The 'Sharp Objects' Costume Designer On Hiding Camille's Scars & Spotting The Perfect Caftan

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With a show as staggeringly beautiful as Sharp Objects, it's difficult to pinpoint just one thing that it does well. The acting is gripping, the cinematography is gorgeous, and the editing is masterful, yes, but perhaps the most fascinating aspect of Sharp Objects is the costumes. While Camille's wrinkled shirts and repetitive outfits may seem innocuous to the casual viewer, it's a very deliberate character choice. And no one knows these characters' sartorial choices better than their costume designer, Alix Friedberg.

"There's a real sense of timelessness throughout the whole show and Wind Gap and the way that the people are dressed," Friedberg tells Bustle. The Crellin house itself also played a big role in dressing Sharp Objects' main cast. "The canvas of the show is the set design," she says. "And the house is such a huge part of the choices that we made for costume, because they were such powerful colors." It's fitting that Camille, Alan, Adora, and Amma are physically tied to the home through their clothes, just as they're thematically bound in a toxic familial relationship. The results of Friedberg's research are authentic, lived-in wardrobes that perfectly emphasize the personality of each character. Here's exactly what went into crafting some of the show's most memorable looks.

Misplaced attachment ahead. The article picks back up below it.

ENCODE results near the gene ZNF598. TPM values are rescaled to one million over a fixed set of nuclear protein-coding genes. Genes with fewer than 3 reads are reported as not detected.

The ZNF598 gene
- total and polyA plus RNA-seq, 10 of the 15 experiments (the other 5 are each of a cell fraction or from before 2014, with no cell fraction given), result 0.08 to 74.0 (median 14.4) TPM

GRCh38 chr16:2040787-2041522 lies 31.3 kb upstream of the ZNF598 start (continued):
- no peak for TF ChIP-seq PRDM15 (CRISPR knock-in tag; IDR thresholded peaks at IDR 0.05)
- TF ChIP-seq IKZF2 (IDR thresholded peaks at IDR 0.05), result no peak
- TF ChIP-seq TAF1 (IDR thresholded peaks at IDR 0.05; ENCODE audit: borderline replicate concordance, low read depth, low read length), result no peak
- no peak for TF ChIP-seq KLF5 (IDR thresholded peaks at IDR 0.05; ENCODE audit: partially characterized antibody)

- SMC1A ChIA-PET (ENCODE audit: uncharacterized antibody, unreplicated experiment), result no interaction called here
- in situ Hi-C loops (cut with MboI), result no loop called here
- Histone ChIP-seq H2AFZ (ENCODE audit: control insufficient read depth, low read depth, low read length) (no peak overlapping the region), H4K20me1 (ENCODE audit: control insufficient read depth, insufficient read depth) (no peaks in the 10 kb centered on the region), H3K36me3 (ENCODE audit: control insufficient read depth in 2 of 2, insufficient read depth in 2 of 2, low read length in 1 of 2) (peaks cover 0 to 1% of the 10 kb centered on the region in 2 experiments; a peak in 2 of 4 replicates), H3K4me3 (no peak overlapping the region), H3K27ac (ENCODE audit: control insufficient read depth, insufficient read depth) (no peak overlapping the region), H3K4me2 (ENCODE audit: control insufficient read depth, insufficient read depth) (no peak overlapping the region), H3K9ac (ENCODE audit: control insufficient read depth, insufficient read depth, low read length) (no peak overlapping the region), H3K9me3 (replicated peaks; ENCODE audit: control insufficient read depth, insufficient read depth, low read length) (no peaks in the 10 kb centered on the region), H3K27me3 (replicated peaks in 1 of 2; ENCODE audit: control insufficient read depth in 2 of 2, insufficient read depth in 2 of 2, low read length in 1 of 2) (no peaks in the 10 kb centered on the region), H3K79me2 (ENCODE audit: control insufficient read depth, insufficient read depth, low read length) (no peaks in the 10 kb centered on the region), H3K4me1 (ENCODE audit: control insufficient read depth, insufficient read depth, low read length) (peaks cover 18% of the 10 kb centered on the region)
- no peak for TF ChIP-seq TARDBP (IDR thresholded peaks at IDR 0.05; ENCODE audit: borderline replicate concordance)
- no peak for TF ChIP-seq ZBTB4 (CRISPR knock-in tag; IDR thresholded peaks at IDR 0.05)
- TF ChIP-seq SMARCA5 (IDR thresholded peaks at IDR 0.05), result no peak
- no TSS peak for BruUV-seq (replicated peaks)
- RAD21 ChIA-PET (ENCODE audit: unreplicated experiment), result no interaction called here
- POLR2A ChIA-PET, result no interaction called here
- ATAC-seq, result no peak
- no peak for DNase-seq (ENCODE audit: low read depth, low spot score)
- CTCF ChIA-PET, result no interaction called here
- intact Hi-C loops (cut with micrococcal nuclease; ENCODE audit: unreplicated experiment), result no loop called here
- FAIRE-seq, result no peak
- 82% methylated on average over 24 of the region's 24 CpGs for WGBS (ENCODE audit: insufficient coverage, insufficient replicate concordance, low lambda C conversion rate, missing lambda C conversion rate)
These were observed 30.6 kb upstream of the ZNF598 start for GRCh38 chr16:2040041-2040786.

Camille Preaker (Amy Adams)

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While Camille is the protagonist of Sharp Objects, she's easily one of its most disheveled characters. But her messy, muted ensembles begin to make sense as audiences learn about her abusive relationship with Adora. "For [Camille], it's all about a dark, bruised palette and retreating in the background as much as possible," Friedberg says.

And the costume designer kept Camille's socioeconomic status in mind, too. Since Adams's character is a struggling journalist, she's likely getting paid pennies. "A character's means is one of the first things that you look at in terms of where those characters shop," the costume designer says.